NTN: Hellbound: The Tally Man

3 Mins read

HellboundTheTallyman200NTN 2014 logo courier 100Written by David McCaffrey — Britain’s Next Bestseller, with its crowd-backed approach, is making a bold statement on today’s publishing scene. They’re publishing the books people want to read, and it’s refreshing to see that those who backed author David McCaffrey want something a bit different. By day this author is a nurse working in infection prevention. By night he writes about the darker infections of the human mind, and this is what he’s come up with. It’s certainly different.

The book opens with the execution of Obadiah Stark – The Tally Man – who has a gravestone tattooed on his back with 27 notches carved on it. That’s one for each victim. Stark is remorseless and when the chaplain comes to offer the last rights and perhaps hear a final confession, the killer is indifferent. He will die as he killed – without feeling.

The relatives of some of the victims watch on, alongside the prison’s governor, and journalist Joe O’Connell. He covers the Stark case for one of Ireland’s biggest newspapers and hopes to write a book about it. The Ireland presented here is one in which the death penalty is in use. However, even if Stark is put to death, will that be enough to call it justice? His killing spree took him from the US, where he grew up as an Irish immigrant, back to his homeland.

The plungers drop and Stark loses consciousness. Then, he startlingly re-animates for a few moments tensing and staring at those gathered, before flopping back down on the execution table. It’s a creepy and gripping beginning to a book that explores a host of themes from the nature of death to guilt and repentance, and ultimately love.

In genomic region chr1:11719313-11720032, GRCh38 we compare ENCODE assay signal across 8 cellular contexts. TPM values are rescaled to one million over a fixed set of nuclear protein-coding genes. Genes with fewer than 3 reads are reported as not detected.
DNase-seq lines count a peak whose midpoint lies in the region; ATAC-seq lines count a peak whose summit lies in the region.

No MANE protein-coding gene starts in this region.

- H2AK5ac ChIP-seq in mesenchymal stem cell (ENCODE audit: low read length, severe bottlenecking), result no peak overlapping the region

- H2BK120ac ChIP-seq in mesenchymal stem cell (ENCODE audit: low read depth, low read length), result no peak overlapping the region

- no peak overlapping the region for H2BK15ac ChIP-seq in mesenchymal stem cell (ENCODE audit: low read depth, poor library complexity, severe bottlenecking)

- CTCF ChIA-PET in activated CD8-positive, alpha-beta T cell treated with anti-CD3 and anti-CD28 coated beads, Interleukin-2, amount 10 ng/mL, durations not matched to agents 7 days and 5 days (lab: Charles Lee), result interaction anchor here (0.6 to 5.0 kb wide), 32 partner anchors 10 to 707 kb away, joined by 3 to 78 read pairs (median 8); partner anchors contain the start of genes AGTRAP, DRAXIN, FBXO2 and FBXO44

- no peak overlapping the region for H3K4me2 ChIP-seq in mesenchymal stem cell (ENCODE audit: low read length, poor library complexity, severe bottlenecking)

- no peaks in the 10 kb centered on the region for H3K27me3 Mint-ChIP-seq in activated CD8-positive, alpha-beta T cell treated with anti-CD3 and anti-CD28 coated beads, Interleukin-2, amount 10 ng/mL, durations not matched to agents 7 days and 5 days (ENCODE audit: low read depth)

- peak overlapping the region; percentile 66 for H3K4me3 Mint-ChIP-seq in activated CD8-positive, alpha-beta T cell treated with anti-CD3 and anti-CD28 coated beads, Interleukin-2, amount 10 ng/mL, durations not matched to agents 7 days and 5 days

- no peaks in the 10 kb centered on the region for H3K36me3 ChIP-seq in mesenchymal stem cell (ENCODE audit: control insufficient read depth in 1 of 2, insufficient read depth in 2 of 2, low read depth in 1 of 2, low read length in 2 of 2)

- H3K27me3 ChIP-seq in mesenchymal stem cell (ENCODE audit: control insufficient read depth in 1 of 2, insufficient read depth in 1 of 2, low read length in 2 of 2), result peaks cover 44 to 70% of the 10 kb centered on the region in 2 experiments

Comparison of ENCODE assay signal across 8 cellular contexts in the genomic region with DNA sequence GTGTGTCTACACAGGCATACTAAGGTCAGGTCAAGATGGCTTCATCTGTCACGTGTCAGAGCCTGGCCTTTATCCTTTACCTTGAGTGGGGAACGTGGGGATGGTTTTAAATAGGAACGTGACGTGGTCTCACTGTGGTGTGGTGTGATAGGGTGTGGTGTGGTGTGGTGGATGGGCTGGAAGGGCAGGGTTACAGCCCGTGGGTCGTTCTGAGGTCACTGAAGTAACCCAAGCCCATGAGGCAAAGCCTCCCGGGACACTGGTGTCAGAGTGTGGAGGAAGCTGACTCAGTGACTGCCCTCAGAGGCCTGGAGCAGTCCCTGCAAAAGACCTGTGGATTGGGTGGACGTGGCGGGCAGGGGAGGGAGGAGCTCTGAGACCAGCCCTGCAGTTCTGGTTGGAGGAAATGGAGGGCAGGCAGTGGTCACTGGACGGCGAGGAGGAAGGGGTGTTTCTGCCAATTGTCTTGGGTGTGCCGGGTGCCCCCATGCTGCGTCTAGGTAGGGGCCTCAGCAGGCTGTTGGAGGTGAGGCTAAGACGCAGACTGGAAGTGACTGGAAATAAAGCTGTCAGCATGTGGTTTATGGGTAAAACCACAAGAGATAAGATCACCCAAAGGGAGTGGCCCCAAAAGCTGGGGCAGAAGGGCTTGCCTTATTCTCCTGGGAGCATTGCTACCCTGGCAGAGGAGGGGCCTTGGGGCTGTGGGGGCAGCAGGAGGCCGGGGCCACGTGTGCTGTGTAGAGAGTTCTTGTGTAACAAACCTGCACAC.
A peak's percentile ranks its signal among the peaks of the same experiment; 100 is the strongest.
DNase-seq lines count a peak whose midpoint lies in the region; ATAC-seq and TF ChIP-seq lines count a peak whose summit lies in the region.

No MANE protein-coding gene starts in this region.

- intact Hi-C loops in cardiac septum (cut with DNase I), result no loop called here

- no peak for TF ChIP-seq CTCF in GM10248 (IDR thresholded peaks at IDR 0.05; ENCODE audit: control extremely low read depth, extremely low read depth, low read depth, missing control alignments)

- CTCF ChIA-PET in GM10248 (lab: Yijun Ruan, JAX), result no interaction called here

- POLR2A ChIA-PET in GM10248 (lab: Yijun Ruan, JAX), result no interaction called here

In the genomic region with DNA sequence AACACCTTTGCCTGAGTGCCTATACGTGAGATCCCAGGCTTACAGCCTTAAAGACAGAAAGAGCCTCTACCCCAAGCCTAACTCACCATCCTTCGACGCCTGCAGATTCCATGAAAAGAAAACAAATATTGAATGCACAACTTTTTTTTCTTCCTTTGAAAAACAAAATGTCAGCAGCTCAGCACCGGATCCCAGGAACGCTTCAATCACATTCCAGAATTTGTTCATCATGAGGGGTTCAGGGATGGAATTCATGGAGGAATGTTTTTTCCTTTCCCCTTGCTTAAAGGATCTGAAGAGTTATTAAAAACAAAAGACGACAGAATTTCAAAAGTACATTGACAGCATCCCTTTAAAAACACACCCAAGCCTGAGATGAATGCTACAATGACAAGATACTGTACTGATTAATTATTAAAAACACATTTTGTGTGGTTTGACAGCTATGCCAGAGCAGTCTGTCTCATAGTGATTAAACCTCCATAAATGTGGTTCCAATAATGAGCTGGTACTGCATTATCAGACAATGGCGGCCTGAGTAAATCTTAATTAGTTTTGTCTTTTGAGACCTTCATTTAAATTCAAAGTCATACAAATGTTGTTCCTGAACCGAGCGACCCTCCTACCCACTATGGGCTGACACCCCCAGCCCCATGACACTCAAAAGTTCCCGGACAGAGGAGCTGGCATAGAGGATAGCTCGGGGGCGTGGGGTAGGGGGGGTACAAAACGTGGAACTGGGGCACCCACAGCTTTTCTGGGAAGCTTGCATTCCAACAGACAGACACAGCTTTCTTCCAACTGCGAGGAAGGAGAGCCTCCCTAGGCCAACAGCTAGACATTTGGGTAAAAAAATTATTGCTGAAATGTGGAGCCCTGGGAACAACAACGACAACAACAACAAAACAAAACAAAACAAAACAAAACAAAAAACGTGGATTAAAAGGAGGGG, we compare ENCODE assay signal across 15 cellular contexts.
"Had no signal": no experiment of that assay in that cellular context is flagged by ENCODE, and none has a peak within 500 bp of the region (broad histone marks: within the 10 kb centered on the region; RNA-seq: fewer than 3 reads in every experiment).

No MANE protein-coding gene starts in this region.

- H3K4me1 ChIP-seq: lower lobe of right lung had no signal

Alongside his reporting, Joe intends to write a book about Stark, so he calls on Victoria Carter, a London criminologist who knows more about the deranged mind of the serial killer than anyone else in Europe. She arrives in Dublin and is the love interest for Joe, who finds his Irish brogue is remarkably effective on her. He’s tipped off by a prison service employee that something wasn’t right about the execution, the body went missing and there’s no death certificate.

Meanwhile, after the initial blackness has seeped through his soul, Obadiah Stark wakes up in the Irish town where he grew up. He’s still Obadiah in every way, but there’s no tattoo on his back and he has a wife called Eva and a young daughter named Ellie. His instinct is to kill, so he darts out of the house he finds himself in and immediately starts slaughtering people. The Gardai arrive and shoot him dead, but wakes up once again with Eva and Ellie, totally confused. As Obadiah suffers in a new kind of way, feelings of love that he’s never experienced before awaken. He wants to resist them but when Eva and Ellie are threatened yet more strange emotion comes to the surface.

Joe’s inquiries lead him to the prison governor and the pathologist who certified Obadiah’s death, but is stonewalled. He begins to learn about a shadowy agency that helps victims of crime called The Brethren and soon after is attacked and nearly killed. Yet nobody believes he’s happened upon a conspiracy.

McCaffrey’s book is dark and full of psychological anguish. He picks apart the connections between our actions, guilt, justice, rehabilitation and atonement. The clever, manipulative and ultimately powerful character of Obadiah changes in ways you wouldn’t expect, while Joe’s role is to provide a mystery side to the book. The two stories tie together for terribly troubling ending, which is left open to a possible sequel.

It’s brilliantly imaginative and not the sort of thing mainstream publishers would go for, which makes it all the more appealing. However, there is a little too much philosophising throughout the book. The main stories are broken up with quotes from famous people – TE Lawrence, WB Yeats, Florence Nightingale and more – as well as the author’s own thoughts. Sometimes it cuts away to lengthy psychologist reports from Obadiah’s case. Just when the story begins to grip, you may be forced off on a detour. While this is material is though provoking early in the book, a more direct mode of storytelling would have made The Tally Man an easier read over all.

Still, the author must be commended for a book that’s bold, brave, and will surely get you thinking in ways that other novels won’t.

Hellbound: The Tally Man comes out on 28 November.

Britain’s Next Bestseller

CFL Rating: 3 Stars

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